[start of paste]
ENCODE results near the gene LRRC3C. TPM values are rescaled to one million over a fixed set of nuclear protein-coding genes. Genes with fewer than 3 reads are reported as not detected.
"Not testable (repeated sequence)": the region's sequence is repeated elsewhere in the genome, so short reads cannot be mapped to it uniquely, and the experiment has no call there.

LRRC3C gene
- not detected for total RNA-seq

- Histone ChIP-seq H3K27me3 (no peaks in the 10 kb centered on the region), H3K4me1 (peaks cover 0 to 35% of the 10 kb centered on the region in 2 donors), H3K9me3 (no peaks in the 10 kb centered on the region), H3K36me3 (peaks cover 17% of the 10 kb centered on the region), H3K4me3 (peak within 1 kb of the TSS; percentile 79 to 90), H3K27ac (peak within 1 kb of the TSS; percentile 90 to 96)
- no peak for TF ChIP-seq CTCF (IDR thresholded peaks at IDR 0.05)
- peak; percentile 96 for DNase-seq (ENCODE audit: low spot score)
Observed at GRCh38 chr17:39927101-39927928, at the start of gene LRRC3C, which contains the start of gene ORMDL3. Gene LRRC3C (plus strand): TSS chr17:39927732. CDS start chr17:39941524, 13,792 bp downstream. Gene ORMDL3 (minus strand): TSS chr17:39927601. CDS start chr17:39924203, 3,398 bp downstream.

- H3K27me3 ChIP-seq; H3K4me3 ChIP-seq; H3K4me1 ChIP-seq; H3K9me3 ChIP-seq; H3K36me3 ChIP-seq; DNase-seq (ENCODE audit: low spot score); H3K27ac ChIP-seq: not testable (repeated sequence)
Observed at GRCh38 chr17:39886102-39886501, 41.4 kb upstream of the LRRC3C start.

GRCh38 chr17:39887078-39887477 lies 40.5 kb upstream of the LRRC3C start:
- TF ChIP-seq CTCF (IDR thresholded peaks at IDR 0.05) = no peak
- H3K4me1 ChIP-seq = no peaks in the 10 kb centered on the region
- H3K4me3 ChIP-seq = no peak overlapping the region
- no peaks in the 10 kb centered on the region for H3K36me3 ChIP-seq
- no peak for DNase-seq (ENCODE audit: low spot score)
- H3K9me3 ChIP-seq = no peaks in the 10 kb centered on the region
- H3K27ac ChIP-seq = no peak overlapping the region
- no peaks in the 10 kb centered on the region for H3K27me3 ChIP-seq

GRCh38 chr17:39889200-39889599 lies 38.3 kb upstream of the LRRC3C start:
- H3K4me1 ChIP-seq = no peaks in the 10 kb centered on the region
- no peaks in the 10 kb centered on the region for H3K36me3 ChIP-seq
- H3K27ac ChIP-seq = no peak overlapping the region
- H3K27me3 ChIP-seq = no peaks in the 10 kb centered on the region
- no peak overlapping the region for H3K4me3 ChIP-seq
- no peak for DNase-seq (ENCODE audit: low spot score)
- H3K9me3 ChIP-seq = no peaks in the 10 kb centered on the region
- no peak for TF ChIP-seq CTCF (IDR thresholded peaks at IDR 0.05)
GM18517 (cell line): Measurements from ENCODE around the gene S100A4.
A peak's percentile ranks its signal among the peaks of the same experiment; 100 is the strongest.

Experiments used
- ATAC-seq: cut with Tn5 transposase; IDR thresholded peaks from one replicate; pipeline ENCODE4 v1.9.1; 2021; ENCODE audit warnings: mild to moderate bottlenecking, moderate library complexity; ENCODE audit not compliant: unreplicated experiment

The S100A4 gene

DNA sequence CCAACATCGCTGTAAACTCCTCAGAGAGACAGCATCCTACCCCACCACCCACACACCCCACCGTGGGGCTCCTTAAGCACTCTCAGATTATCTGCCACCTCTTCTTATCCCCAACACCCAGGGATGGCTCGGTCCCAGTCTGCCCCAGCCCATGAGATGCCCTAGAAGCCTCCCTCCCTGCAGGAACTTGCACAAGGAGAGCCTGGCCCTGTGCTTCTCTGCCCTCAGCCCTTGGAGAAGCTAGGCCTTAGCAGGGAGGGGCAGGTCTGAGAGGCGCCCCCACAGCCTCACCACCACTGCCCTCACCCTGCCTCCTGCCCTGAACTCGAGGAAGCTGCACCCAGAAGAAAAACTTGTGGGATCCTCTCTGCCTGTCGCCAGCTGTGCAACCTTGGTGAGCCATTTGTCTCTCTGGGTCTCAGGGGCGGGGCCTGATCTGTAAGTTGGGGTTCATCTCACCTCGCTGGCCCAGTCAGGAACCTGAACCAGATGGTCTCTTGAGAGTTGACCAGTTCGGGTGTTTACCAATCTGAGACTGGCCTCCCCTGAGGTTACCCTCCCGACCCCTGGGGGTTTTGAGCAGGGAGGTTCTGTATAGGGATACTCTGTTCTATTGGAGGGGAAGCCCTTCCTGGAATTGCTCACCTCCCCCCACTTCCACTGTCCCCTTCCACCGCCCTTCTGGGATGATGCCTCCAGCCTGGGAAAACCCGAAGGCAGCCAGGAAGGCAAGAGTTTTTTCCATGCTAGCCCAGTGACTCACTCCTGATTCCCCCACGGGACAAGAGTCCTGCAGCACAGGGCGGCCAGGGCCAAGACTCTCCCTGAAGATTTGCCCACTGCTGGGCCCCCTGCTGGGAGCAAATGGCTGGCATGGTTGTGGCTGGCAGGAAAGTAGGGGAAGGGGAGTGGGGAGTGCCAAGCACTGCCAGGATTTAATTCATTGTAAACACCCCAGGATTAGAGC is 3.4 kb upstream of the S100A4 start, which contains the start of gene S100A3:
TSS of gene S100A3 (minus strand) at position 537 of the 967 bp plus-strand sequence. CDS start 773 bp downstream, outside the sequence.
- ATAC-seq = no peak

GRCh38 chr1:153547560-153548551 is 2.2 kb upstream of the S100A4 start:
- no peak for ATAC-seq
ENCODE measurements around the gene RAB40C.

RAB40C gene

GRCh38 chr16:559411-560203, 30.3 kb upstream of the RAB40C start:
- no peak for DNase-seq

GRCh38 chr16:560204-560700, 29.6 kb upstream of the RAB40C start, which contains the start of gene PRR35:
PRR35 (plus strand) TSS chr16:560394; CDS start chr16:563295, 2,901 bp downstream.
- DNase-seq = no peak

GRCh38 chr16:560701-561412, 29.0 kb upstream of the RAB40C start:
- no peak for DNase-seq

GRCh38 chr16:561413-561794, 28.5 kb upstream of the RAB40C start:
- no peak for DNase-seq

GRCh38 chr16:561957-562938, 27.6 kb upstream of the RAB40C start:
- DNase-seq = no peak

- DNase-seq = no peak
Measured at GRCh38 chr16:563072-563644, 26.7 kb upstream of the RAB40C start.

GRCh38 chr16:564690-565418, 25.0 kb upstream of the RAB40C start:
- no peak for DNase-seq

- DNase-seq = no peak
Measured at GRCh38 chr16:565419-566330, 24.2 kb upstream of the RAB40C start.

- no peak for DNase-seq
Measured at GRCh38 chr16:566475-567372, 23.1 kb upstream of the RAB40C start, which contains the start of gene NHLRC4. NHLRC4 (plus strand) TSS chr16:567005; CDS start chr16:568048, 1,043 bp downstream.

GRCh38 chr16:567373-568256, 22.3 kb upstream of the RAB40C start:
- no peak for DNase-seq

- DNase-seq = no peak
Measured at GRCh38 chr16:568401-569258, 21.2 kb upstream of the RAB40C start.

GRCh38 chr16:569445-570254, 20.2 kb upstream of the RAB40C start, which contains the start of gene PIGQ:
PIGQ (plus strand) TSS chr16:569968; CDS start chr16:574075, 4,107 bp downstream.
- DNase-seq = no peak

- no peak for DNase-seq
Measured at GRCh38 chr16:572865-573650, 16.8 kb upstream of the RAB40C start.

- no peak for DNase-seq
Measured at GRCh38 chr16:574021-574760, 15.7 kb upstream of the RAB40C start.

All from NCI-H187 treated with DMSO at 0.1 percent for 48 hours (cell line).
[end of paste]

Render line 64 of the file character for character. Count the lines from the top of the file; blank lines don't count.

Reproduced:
GRCh38 chr16:569445-570254, 20.2 kb upstream of the RAB40C start, which contains the start of gene PIGQ: